Students reflect on efficiency of half-days

Hannah Shapiro
managing editor

When walking into school, tired and hungry, it is always a nice treat when you know you get to leave at lunch time. Half-days are great because the shorter classes brighten the spirits of the students and they relieve stress. While this viewpoint is shared by most of the student body, there are those who find half-days a waste of time.

There are typically two types of teachers on half-days: those who try to squeeze 45-minute classes into about a half an hour window, and those who acknowledge there is not a sufficient amount of time to get in a whole class period of teaching and decide to make it a relaxed day. Senior Max Moinfar had experienced both of these kinds of teachers, which has led him to make an opinion on half-days. “Half-days are a blessing and a curse. It’s really nice having a shorter day and shortened classes, but it’s kind of pointless because we still have to come to school and a lot of the teachers don’t teach,” Moinfar said.

Other students only see the good in half-days and see the cup as half-full rather than half-empty. If you look at them the right way, half-days are better than nothing. Senior Kyra Goldstein is one of the “cup half-full” students and appreciates the half-days. “I like half-days because it is a nice break from school. During the classes where teachers prepare a lesson it’s nice knowing we don’t have to sit through 45 minutes of lectures, and during the classes where the teachers don’t prepare lessons, us students usually have free time to catch up on other work in other classes or just have free time to relax,” Goldstein said.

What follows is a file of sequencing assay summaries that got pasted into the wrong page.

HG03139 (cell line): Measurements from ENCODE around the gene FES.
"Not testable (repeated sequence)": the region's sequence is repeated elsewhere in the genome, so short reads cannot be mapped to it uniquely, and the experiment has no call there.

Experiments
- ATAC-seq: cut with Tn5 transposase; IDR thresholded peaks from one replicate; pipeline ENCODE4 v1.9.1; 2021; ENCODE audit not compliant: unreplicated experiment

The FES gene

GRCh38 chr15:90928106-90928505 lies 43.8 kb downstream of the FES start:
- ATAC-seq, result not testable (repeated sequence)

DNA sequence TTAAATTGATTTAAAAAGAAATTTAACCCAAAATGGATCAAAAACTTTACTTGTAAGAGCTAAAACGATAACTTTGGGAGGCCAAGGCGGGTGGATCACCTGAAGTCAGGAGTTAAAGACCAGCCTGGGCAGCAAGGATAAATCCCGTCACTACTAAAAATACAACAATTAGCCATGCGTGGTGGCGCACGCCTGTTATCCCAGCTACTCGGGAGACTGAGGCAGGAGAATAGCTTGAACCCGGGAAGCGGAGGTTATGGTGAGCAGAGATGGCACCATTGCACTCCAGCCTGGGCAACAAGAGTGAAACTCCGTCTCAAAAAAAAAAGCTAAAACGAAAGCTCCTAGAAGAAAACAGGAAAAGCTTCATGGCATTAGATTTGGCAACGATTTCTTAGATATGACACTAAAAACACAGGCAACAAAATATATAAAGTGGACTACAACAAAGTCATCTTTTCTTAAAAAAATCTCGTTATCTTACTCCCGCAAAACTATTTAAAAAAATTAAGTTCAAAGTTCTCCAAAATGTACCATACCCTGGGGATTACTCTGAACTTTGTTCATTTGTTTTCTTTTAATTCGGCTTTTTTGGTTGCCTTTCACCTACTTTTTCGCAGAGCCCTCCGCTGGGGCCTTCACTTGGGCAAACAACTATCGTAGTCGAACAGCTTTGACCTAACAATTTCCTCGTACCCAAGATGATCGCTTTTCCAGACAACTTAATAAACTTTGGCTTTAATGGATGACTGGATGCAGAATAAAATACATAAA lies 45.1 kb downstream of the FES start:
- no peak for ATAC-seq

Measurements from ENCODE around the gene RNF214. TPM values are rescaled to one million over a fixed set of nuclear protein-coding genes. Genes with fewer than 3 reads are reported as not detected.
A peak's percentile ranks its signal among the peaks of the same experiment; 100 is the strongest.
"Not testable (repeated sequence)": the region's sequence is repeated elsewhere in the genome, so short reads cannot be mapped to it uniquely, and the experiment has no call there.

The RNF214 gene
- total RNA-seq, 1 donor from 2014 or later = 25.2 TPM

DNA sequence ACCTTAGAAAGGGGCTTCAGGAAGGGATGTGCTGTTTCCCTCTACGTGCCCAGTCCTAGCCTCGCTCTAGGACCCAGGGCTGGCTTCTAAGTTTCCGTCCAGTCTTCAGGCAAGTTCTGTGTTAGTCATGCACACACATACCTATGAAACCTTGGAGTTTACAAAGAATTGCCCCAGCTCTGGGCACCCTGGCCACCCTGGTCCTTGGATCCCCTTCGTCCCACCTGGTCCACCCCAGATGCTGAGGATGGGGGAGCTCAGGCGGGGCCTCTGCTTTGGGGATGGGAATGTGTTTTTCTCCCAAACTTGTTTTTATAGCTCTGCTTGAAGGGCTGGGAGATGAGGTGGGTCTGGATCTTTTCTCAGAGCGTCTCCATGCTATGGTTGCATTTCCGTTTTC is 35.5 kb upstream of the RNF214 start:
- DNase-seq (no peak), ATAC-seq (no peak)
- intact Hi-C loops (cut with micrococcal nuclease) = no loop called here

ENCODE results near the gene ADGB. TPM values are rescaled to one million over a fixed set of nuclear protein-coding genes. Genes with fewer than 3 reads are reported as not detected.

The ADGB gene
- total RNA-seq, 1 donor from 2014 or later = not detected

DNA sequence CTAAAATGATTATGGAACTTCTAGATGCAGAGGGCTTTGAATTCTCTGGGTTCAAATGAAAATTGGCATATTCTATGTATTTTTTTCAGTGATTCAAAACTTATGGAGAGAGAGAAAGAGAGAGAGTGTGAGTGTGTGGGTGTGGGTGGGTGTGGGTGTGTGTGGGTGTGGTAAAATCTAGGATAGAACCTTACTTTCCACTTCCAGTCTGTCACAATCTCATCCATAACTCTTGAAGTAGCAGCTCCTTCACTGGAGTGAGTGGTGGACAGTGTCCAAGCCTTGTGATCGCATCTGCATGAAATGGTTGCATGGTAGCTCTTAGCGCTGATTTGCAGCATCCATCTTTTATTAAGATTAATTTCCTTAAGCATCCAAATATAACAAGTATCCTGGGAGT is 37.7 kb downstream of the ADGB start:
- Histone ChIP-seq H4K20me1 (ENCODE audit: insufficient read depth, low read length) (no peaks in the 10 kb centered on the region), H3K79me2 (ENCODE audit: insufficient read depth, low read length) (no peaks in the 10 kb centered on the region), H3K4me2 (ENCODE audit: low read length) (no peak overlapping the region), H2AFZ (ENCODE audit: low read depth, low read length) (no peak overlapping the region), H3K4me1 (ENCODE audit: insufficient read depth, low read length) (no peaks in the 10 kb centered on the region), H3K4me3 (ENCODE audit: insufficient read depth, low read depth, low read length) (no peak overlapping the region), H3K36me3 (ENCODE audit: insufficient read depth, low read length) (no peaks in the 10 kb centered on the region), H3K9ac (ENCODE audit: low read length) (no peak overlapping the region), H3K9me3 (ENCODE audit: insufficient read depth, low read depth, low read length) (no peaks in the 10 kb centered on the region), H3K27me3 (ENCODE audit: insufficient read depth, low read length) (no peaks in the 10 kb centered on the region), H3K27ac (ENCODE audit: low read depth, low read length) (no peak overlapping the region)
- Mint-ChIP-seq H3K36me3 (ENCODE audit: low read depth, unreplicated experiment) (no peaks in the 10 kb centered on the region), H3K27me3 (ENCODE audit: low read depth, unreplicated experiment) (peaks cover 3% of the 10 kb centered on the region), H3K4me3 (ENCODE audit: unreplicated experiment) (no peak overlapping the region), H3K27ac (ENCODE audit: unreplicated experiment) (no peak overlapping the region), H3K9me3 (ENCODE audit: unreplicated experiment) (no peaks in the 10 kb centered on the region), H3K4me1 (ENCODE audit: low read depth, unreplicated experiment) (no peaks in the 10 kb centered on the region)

Senior Eric Quam also sees the good in half-days and thinks there should be more added to the school year. “Half-days are great because knowing the day ends faster than normal puts everyone in a great mood and makes coming to school more bearable. Normally we only have half-days when there is an administration reason or holiday, but I think by adding more mental health half-days students will be less stressed and will want to come to school more,” Quam said.

There are also teachers who see half-days as the perfect amount of time to fit in a quiz. While sometimes this can be a good use of a shortened class period, other students feel that it stresses them out more than if it was on a regular day. “I think it depends on the quiz or test, but normally I prefer quizzes to be on regular schedule days so I don’t feel as rushed. Even if there is enough time to finish the quiz, feeling pressured to finish fast just makes all of it more stressful,” Goldstein said.

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